The HTC One isn't even out yet in the US and it already hardly needs an introduction. This is HTC's flagship phone for 2013 and it runs Android 4.1.2 Jelly Bean with the very modern and sleek HTC Sense UI on top. The smartphone has a 4.7" full HD Super LCD3 display that's simply one of the best on the market and it's currently the fastest phone with wonderfully high benchmark numbers. The HTC One will be available April 19 on Sprint and AT&T for $199 with contract ($299 for the 64 gig model on AT&T) and it will be available this spring from your favorite "uncarrier" T-Mobile. HTC is also selling an unlocked 32 gig model as well as the SIM unlocked and bootloader unlocked 64 gig developer edition for $575 and $650. For our review, we look at the AT&T 32 gig model.
The HTC One features a unibody aluminum casing that will be available in your choice of silver with white accents and black. It looks and feels like a high quality product with styling and design that rivals the iPhone 5. At 5 ounces it feels serious but not too heavy and the size is in line with other 4.5" to 5" smartphones. The phone has a micro SIM card slot but no microSD card slot and the micro USB port also supports USB OTG host (we've used it with flash drives) and MHL out for HDMI to a TV, monitor or projector.
Powered by a very fast Qualcomm Snapdragon 600 quad core 1.7GHz CPU with Adreno 320 graphics and 2 gigs of RAM, the One is currently the phone to beat for speed. The Samsung Galaxy S4 will soon be here with the same CPU, and will likely score similarly to the HTC One. But for now, the HTC One earns serious bragging rights with these benchmark scores:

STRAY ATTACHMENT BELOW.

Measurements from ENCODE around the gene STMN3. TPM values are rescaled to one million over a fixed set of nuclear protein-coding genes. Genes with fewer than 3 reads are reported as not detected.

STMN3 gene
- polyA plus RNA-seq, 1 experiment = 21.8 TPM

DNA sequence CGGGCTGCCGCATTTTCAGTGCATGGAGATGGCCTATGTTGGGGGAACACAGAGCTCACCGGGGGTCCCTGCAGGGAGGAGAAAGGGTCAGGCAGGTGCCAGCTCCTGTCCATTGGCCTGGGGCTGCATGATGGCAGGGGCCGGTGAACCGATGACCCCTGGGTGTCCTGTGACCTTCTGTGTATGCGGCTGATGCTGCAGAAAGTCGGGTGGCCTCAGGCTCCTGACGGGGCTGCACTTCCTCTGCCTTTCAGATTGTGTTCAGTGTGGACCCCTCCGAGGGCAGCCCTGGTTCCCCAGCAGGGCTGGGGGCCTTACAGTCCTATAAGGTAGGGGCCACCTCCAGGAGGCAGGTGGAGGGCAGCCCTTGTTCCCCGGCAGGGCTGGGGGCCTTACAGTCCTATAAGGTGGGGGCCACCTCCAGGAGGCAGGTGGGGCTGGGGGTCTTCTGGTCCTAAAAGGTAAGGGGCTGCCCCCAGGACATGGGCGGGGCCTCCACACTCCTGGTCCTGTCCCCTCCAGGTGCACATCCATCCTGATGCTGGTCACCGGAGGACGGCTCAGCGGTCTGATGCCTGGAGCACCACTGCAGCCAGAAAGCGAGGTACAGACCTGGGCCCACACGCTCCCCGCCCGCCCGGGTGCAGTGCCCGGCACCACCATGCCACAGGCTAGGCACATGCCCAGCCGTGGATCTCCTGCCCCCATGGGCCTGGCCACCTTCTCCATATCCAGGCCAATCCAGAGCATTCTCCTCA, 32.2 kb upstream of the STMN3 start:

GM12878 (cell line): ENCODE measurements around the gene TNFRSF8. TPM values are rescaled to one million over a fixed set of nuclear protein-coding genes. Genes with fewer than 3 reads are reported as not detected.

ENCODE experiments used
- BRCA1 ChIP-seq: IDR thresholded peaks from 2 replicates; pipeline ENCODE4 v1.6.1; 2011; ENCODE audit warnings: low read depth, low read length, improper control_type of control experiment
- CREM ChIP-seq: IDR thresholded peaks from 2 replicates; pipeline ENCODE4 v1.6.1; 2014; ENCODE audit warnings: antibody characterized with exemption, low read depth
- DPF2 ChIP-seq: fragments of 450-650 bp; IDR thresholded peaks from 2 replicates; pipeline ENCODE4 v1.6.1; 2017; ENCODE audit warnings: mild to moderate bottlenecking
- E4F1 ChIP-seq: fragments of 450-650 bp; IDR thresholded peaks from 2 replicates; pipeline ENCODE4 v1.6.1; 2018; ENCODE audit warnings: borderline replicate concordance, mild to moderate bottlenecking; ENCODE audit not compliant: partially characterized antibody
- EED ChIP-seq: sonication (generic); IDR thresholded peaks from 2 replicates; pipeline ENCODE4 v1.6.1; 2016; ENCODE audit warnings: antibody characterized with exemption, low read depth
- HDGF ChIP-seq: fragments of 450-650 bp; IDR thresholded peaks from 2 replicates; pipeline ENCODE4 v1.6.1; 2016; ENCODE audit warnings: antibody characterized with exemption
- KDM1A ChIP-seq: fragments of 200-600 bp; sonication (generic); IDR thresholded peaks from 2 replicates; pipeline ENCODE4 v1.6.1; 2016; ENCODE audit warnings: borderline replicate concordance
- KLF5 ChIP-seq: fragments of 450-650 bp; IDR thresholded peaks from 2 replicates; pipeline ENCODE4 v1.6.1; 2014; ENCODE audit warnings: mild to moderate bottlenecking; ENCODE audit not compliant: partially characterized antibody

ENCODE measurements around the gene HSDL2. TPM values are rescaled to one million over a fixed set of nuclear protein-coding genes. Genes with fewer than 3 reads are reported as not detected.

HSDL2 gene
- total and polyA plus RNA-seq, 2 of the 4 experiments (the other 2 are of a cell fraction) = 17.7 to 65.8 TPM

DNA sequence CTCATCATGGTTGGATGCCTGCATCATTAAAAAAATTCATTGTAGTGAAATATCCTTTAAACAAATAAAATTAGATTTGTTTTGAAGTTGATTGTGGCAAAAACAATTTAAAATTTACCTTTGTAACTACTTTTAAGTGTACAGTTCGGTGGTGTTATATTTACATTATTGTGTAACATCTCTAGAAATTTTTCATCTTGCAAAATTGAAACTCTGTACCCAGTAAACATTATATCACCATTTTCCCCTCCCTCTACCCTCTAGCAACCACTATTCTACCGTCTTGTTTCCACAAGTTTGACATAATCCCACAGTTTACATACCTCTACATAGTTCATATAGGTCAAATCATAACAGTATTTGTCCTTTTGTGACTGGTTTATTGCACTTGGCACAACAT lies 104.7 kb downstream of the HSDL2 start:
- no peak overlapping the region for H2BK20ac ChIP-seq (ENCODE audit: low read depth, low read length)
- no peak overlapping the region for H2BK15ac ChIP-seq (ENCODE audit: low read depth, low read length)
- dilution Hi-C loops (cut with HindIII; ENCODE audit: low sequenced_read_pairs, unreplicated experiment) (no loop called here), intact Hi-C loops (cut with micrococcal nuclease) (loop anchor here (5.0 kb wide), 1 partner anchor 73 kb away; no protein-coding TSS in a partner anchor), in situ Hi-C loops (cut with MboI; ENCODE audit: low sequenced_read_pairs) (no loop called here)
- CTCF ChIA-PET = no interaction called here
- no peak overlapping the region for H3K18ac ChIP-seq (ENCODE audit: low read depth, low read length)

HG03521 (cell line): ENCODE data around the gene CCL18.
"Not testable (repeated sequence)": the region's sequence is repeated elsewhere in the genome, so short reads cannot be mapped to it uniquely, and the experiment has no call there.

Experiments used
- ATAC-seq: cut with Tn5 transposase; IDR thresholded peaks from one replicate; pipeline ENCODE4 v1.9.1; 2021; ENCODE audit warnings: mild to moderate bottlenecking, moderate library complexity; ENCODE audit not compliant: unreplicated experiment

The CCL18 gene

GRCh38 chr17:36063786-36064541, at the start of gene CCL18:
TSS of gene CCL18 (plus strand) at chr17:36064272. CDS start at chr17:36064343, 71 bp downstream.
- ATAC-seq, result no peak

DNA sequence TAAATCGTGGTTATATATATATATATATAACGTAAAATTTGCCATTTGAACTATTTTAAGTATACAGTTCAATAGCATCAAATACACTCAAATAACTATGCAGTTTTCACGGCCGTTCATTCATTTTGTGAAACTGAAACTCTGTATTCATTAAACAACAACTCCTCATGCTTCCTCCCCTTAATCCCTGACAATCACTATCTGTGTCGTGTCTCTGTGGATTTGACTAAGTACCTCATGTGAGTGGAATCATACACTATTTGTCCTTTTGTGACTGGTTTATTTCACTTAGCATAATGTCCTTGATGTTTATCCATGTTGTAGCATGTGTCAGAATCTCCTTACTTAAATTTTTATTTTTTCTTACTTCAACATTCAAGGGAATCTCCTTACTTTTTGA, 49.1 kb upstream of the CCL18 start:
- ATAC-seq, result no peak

Benchmarks only tell part of the story; in actual use the phone is very fast with none of that telltale Android lag and it multitasks like a champ. The phone also handles demanding 3D games like Real Racing 3 and Ravensword 2 beautifully. And yes, it does get a might toasty when playing those games for 15 minutes or more.
We had our doubts about HTC's new Ultrapixel camera that's just 4 megapixels, but just as with dedicated digital camera technology, a large sensor with bigger pixels really can make a revolutionary difference, particularly for low light photography and capturing fast motion scenes. The HTC takes better low light photos that we've ever seen with a camera phone, and it rarely needs the flash. Even daylight photos hold up well against the very good Nokia Lumia 920 and iPhone 5 with much higher megapixel ratings.
Here's our HTC One video review. Our full written review will follow soon.